Thanks to Train-the-Trainer sessions, we now have 130 specialized motorcycle trainers who can provide training in their countries. The program has had a significant impact on safety performance. In 2019, the number of motorcycle-related injuries in the countries where we implemented the programs was reduced by 50% compared to 2016 and 2017.

Standing up for road safety in Iran

Road traffic accidents are a major concern in Iran, where we have a sales office, and unfortunately many of our employees have been involved in vehicle incidents. To protect our employees, we developed and launched the road safety project ‘Stand for Safety’ in 2018.

We began by analyzing the root causes of the incidents involving our employees. Among the factors identified were dangerous driving, mechanical faults, and adverse weather.

As a result of what we learned, we developed and ran targeted driver safety training sessions for sales managers in each of our 38 Iran offices throughout 2018.

In 2019, this was reinforced through weekly safety meetings hosted by team supervisors. We continue to regularly share training materials on subjects such as defensive driving.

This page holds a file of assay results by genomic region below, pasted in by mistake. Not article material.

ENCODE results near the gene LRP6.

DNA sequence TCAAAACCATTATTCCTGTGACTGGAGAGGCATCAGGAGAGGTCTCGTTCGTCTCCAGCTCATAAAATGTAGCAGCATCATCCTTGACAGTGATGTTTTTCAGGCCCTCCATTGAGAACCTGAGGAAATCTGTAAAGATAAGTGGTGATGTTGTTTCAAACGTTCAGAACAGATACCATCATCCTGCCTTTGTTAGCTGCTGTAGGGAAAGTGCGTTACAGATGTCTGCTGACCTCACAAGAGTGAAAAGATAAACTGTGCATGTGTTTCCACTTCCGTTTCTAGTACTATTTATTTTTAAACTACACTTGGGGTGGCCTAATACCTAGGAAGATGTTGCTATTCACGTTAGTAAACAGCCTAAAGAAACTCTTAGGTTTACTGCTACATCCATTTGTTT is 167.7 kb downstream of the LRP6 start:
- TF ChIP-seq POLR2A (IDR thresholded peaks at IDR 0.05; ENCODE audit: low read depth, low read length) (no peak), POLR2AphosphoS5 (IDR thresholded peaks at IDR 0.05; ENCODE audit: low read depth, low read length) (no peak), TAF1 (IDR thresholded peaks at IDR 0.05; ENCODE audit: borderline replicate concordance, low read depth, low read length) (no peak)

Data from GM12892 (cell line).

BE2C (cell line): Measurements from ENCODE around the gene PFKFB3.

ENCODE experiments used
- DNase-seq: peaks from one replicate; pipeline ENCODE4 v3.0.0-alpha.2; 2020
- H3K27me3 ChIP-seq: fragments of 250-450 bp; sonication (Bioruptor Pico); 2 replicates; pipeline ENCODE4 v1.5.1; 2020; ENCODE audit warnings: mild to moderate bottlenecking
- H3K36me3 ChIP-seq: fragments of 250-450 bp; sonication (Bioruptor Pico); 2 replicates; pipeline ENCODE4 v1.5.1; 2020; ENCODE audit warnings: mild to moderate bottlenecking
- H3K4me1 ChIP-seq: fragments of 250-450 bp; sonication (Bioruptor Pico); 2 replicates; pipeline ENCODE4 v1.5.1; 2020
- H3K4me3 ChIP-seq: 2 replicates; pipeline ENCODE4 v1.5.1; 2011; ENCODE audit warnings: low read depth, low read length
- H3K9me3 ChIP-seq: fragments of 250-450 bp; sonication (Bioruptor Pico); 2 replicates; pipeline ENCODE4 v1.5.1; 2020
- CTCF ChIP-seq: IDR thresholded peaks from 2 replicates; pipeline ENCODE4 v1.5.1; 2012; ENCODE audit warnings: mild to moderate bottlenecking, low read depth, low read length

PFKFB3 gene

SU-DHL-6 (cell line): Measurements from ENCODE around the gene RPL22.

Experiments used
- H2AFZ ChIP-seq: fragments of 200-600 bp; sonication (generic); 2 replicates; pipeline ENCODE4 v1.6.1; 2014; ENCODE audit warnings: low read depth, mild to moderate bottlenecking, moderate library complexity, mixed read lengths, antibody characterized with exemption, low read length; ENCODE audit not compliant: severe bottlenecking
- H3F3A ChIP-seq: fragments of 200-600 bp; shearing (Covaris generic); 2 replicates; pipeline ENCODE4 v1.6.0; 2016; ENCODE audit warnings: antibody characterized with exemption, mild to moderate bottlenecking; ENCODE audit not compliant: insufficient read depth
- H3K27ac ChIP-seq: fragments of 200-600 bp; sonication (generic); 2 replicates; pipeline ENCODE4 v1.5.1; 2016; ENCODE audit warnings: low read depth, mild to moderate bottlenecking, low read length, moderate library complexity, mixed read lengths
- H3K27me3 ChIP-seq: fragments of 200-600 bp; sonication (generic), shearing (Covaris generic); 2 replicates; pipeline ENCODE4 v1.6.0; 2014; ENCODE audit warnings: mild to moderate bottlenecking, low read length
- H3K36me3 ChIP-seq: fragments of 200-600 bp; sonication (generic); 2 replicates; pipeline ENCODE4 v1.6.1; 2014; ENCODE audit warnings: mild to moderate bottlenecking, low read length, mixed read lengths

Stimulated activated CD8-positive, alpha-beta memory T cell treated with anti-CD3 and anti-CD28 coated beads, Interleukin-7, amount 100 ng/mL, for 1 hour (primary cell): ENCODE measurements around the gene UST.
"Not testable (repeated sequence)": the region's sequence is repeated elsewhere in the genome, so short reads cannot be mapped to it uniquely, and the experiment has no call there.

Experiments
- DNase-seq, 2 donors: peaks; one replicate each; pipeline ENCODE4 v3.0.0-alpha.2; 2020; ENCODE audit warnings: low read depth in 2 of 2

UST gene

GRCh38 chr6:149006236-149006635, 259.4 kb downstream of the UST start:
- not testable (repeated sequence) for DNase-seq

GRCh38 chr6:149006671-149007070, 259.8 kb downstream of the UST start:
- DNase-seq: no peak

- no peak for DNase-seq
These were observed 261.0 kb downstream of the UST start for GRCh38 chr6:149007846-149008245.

Since the project began, there has been a significant and sustained decline in the vehicle accident frequency rate in Iran. This protects our employees, minimizes vehicle damage costs, and reduces the amount of time spent dealing with incidents.

Ensuring the same standards around the world

As part of our drive to expand the business geographically, we have made acquisitions in new markets.

  • In 2017, we acquired tobacco manufacturers in Indonesia and the Philippines, and we became the majority shareholder of The National Tobacco Enterprise (Ethiopia) Share Company.*
  • In 2018, we acquired additional tobacco companies in Russia and Bangladesh.
  • These acquisitions considerably increased the size of our workforce.**